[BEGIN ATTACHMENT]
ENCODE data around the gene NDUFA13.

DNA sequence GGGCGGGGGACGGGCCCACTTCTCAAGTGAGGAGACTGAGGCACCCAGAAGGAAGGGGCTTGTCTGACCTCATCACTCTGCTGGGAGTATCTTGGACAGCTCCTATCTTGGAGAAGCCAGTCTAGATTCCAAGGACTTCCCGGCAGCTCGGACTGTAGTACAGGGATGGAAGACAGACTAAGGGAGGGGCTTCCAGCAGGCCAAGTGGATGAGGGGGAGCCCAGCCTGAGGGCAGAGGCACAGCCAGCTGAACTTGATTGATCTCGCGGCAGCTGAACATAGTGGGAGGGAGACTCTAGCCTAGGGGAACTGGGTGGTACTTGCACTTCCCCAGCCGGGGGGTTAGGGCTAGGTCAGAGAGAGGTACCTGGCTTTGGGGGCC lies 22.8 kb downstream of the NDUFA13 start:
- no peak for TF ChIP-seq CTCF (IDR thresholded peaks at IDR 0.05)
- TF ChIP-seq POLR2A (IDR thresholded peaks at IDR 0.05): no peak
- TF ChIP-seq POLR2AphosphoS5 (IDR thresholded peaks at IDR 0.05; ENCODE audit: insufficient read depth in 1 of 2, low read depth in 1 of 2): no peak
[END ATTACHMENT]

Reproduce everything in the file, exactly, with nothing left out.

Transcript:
ENCODE data around the gene NDUFA13.

DNA sequence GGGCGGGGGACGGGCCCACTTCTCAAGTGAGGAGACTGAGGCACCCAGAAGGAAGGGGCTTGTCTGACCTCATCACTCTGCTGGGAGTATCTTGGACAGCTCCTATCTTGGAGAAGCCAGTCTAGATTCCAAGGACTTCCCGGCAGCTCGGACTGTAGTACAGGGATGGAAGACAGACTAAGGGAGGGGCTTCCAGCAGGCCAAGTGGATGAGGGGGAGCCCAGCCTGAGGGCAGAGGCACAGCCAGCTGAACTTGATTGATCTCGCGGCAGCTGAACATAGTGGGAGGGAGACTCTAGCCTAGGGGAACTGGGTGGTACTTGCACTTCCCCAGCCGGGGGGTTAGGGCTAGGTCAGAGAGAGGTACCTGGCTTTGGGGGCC lies 22.8 kb downstream of the NDUFA13 start:
- no peak for TF ChIP-seq CTCF (IDR thresholded peaks at IDR 0.05)
- TF ChIP-seq POLR2A (IDR thresholded peaks at IDR 0.05): no peak
- TF ChIP-seq POLR2AphosphoS5 (IDR thresholded peaks at IDR 0.05; ENCODE audit: insufficient read depth in 1 of 2, low read depth in 1 of 2): no peak